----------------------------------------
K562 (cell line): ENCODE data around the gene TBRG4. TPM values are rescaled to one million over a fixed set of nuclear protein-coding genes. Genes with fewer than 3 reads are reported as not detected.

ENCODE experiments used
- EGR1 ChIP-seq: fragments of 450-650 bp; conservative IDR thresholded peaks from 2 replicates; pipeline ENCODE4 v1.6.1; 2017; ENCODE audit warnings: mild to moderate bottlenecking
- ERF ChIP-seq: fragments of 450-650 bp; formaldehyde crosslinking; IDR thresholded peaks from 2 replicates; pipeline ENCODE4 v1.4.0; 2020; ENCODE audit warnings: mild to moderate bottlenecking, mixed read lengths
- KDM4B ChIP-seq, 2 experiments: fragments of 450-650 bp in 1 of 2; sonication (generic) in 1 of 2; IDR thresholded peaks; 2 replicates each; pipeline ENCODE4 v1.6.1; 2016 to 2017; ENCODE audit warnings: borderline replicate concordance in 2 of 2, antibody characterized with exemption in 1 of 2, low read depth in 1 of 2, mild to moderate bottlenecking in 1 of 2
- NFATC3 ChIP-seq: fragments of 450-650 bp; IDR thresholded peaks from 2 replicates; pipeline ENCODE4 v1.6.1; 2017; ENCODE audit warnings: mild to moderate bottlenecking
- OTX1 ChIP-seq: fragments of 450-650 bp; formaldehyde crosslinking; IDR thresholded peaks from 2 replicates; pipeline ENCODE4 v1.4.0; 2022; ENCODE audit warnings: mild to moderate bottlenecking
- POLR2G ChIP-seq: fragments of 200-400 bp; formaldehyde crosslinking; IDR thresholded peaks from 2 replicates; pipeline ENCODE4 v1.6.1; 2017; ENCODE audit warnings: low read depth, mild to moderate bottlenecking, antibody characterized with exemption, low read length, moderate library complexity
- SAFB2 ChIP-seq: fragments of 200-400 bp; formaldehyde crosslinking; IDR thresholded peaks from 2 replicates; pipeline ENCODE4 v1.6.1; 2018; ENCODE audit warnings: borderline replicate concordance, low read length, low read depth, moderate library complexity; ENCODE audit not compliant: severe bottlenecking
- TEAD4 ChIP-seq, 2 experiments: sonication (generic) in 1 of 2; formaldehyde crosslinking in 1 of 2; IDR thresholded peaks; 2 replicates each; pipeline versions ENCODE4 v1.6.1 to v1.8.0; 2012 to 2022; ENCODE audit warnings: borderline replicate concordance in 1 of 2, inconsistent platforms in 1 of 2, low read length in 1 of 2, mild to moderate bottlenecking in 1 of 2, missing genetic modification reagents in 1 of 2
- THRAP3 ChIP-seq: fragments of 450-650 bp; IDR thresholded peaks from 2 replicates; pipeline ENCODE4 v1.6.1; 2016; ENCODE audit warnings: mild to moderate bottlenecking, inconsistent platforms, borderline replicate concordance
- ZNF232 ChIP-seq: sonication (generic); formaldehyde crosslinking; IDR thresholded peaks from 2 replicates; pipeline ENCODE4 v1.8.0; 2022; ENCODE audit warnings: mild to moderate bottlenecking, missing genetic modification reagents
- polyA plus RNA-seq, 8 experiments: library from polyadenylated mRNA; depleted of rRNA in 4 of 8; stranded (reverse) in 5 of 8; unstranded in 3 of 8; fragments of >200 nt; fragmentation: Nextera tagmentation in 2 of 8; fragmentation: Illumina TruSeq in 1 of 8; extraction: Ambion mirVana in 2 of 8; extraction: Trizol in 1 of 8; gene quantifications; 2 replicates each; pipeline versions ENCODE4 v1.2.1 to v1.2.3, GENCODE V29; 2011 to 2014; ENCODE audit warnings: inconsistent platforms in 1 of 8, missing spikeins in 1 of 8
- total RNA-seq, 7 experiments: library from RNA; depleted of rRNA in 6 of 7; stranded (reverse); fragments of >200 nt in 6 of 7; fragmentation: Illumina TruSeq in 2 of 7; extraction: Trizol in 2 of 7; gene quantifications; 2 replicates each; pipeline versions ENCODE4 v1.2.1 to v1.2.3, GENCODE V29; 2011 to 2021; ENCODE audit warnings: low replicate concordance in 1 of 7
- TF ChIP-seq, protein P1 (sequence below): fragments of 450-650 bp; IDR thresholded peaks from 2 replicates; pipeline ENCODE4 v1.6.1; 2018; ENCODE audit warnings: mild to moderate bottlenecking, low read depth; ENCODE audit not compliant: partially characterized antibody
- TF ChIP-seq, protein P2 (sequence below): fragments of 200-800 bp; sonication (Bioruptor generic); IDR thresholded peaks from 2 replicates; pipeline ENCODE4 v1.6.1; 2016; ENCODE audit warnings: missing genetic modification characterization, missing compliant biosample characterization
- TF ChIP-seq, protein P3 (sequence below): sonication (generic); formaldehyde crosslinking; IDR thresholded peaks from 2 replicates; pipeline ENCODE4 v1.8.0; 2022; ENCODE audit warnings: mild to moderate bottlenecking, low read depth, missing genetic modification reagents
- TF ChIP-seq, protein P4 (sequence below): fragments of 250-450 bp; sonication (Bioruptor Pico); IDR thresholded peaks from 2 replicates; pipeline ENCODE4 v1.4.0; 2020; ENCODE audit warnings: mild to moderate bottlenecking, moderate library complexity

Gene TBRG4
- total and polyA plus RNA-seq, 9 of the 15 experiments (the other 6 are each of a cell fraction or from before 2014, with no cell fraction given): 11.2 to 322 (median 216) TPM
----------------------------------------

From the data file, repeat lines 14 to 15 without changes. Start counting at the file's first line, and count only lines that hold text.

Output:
- total RNA-seq, 7 experiments: library from RNA; depleted of rRNA in 6 of 7; stranded (reverse); fragments of >200 nt in 6 of 7; fragmentation: Illumina TruSeq in 2 of 7; extraction: Trizol in 2 of 7; gene quantifications; 2 replicates each; pipeline versions ENCODE4 v1.2.1 to v1.2.3, GENCODE V29; 2011 to 2021; ENCODE audit warnings: low replicate concordance in 1 of 7
- TF ChIP-seq, protein P1 (sequence below): fragments of 450-650 bp; IDR thresholded peaks from 2 replicates; pipeline ENCODE4 v1.6.1; 2018; ENCODE audit warnings: mild to moderate bottlenecking, low read depth; ENCODE audit not compliant: partially characterized antibody